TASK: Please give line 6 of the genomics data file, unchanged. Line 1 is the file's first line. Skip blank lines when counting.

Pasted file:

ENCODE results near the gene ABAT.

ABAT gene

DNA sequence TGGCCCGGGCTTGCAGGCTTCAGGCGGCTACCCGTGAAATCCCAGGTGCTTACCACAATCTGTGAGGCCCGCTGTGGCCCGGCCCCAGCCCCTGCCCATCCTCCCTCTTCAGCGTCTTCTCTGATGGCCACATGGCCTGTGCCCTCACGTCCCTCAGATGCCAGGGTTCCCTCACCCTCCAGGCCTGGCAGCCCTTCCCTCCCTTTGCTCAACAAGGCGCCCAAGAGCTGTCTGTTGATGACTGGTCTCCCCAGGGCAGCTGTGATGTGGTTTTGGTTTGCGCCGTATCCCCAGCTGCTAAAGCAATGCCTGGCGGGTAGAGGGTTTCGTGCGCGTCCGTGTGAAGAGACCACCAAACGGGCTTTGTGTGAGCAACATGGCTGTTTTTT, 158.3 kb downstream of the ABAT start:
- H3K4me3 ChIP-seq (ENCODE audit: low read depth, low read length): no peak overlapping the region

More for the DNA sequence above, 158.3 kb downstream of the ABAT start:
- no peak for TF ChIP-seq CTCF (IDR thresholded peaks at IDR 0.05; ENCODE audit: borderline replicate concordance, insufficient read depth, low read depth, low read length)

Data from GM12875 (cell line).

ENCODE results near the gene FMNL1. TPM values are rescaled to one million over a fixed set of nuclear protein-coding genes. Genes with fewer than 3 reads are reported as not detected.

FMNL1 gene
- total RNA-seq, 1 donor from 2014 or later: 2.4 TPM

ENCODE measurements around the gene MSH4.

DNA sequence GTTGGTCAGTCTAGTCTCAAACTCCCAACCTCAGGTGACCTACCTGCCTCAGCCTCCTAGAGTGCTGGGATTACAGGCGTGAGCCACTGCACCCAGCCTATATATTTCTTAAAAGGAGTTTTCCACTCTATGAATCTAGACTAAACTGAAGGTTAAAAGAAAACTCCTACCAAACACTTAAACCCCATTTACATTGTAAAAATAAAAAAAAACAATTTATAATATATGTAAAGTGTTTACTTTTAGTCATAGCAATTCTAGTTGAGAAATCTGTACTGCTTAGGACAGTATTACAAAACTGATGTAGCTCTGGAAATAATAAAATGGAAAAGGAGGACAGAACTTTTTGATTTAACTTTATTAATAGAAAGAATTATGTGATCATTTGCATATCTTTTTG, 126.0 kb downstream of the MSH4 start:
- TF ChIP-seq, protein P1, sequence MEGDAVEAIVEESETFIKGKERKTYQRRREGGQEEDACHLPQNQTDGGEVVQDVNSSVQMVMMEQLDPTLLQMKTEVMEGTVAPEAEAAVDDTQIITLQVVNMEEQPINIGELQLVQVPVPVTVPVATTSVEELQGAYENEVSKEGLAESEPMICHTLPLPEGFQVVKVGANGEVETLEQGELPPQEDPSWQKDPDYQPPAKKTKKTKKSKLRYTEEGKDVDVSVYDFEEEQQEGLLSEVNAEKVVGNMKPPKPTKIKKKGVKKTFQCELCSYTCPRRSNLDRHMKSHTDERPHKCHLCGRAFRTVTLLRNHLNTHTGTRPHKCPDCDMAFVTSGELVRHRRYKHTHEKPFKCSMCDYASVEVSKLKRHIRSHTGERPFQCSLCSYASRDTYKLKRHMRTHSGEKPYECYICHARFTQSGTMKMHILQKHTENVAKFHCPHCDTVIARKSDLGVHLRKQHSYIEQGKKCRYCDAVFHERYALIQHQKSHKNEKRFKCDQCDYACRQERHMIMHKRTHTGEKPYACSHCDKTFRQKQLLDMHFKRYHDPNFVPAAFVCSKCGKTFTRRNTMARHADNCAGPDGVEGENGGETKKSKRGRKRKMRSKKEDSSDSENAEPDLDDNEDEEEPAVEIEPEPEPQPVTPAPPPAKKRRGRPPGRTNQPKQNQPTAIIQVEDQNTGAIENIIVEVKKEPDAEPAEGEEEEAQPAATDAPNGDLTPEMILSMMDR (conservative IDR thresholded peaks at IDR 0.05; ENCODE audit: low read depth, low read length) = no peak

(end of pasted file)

- no peak for TF ChIP-seq CTCF (IDR thresholded peaks at IDR 0.05; ENCODE audit: borderline replicate concordance, insufficient read depth, low read depth, low read length)